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Toxic Mold Will Plague Texans After Harvey

August 27, 2017

Toxic mold will plague Texans for years after the flood waters subside. Devastating flood waters present a real and present danger to those stranded and evacuated from their homes. Jeffrey Bradley, President of environmental engineering firm IndoorDoctor states “the damage from Hurricane Harvey is a perfect storm for toxic mold to infect every home impacted by the flooding”. Even if the first floor is completely gutted the entire home structure will absorb excess water vapor from sustained humidity as the home sits for weeks or even months until renovation crews deal with the damage.

What To Do

To minimize damage, homeowners are encouraged to remove wet building materials including insulation as quickly as possible. Running commercial grade dehumidifiers, drying fans and running the air conditioning system providing it is safe to do so will help reduce water vapor build up.  It is likely that many homes will not have air conditioning as the condenser units outside will be ruined from sustained flood waters. Bradley recommends that when renovating to use mold resistant materials like Durock or a paperless wallboard to inhibit future mold growth. Salvageable framework should be coated with a product like Fiberlock to deter mold and rot.  Through disinfecting and HEPA rated vacuuming should occur on all vertical and horizontal surfaces. Contact a licensed air duct cleaning company to either replace or clean contaminated air ducts and cooling coils. Due to expected delays in renovation widespread toxic mold will likely set in for most flood victims.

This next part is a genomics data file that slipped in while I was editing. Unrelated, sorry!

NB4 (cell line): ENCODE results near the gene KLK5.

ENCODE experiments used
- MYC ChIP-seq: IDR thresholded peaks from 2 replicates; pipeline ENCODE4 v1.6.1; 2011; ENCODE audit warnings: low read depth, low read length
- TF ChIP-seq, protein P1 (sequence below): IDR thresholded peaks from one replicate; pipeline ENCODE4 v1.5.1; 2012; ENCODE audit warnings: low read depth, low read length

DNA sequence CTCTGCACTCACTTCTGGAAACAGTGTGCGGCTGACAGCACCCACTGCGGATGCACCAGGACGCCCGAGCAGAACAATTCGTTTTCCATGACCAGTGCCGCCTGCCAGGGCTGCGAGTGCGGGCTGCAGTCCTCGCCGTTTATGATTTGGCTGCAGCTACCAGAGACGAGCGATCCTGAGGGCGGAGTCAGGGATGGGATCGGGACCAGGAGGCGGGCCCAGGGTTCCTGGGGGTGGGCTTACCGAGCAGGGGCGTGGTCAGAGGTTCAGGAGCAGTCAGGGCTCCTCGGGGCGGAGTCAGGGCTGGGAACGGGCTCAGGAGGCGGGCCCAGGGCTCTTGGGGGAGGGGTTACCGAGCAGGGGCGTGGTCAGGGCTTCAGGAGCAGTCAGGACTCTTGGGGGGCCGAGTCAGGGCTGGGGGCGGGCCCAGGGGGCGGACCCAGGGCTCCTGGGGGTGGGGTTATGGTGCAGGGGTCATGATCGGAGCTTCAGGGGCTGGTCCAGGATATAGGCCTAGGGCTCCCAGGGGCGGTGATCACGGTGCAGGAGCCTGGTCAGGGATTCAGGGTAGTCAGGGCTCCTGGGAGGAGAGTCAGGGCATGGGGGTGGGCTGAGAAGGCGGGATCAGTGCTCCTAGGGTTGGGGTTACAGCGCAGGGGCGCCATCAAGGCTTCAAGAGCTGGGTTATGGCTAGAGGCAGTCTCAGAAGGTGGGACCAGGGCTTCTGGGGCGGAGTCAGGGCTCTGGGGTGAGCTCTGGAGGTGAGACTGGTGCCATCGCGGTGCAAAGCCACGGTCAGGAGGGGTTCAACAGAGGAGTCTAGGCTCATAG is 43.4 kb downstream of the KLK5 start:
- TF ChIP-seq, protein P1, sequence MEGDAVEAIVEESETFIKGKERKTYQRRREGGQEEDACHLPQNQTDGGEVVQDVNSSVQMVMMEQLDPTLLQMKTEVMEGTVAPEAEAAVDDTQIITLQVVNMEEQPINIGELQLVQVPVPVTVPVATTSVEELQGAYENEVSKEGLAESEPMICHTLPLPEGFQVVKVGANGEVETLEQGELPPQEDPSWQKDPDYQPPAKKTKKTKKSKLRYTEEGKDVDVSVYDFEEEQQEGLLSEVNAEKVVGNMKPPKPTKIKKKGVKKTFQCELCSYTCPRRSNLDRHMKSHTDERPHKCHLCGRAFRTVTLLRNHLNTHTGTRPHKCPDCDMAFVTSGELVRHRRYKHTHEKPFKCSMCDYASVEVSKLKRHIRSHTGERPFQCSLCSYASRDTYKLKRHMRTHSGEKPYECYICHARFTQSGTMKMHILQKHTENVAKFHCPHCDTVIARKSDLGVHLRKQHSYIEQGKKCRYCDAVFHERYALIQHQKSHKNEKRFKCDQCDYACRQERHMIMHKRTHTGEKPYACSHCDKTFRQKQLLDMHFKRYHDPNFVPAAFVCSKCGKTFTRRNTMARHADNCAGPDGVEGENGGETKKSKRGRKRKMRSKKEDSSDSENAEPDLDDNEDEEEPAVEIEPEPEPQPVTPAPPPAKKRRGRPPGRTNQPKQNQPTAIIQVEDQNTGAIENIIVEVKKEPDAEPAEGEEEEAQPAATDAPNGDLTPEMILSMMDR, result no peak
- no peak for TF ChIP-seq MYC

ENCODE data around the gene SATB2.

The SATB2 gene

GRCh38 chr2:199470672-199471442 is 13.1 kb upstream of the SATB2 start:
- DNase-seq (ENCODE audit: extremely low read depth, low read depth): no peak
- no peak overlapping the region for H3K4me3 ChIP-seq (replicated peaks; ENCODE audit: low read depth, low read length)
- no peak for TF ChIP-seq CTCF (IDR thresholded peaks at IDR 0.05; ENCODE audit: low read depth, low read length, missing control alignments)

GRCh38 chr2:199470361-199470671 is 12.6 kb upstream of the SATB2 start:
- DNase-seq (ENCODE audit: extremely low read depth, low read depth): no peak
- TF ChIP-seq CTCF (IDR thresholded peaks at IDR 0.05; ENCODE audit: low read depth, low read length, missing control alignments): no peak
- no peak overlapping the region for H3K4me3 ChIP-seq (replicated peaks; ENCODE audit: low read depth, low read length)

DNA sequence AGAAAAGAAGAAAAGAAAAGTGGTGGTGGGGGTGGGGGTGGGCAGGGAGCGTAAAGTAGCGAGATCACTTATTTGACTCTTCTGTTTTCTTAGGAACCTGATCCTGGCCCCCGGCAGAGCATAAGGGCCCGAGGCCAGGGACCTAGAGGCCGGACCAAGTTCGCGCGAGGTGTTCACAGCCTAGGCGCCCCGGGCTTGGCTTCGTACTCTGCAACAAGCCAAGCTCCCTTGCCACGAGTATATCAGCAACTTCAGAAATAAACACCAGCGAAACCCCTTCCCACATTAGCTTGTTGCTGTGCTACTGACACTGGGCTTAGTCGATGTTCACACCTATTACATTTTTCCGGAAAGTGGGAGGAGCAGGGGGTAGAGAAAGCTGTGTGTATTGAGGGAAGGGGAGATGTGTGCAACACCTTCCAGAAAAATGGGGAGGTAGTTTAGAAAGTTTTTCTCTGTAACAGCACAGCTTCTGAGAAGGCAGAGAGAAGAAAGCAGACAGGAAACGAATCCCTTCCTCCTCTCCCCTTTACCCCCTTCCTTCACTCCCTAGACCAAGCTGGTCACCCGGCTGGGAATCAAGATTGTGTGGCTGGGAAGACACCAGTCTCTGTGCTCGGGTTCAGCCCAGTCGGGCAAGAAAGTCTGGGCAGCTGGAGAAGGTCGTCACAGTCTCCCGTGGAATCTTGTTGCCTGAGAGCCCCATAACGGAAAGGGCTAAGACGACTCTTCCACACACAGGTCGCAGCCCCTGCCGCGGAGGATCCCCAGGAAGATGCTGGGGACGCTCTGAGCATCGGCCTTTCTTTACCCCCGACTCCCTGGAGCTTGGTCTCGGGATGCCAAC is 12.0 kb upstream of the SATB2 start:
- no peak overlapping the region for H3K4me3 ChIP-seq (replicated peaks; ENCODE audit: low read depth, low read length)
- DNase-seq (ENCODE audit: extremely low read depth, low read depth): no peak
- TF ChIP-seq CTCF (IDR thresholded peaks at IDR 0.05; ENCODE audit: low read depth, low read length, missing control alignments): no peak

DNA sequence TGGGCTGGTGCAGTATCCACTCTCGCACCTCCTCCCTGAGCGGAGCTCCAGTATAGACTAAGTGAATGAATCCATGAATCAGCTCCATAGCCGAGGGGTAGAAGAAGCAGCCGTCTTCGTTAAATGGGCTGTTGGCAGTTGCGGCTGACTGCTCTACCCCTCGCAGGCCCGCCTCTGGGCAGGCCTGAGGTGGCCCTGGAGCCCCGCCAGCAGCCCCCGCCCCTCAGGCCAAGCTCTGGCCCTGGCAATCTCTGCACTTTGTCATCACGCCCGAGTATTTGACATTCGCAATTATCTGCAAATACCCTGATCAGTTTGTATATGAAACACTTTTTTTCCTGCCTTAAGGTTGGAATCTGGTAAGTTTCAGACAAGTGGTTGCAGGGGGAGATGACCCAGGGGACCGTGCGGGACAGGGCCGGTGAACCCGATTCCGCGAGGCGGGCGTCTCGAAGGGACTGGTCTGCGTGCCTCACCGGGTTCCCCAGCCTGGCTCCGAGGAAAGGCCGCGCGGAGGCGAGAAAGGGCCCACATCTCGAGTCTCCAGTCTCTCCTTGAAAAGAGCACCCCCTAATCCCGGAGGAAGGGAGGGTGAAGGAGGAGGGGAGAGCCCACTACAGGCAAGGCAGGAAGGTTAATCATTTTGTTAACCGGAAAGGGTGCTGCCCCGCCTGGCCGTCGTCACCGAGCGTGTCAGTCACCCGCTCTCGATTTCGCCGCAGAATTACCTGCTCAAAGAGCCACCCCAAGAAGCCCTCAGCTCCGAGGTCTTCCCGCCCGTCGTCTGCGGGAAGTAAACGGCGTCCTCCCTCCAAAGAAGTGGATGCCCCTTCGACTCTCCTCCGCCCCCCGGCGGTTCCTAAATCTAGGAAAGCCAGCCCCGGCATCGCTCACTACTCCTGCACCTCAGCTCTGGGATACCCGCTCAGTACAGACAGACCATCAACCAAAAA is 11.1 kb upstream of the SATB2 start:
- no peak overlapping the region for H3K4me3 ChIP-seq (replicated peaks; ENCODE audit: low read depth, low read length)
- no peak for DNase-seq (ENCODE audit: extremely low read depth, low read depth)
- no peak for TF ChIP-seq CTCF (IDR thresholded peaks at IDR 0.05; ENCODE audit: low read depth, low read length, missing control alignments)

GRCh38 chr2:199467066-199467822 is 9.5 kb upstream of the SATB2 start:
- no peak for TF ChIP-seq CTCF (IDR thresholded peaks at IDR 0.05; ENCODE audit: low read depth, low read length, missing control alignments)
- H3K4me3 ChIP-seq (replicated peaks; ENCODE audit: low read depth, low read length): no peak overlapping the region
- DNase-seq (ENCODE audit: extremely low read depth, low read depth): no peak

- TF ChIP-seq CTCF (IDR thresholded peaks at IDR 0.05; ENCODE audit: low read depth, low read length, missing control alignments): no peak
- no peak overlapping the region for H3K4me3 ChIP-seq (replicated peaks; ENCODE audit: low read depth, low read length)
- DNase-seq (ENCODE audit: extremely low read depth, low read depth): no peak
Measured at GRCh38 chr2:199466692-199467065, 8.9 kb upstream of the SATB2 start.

A Guide To Purchasing And Using A Dehumidifier

Follow On Air Quality Monitoring Needed

Once mold sets in a certified remediation company is recommended to safely remove the contaminated material. Bradley goes on to stress the need for follow on air quality monitoring for toxic mold by an independent environment testing firm. “Unfortunately, mold related illness will be the first warning sign many experience after moving back into their flooded then renovated homes” says Bradley.

How To Improve the Air Quality In Your Home During Renovations

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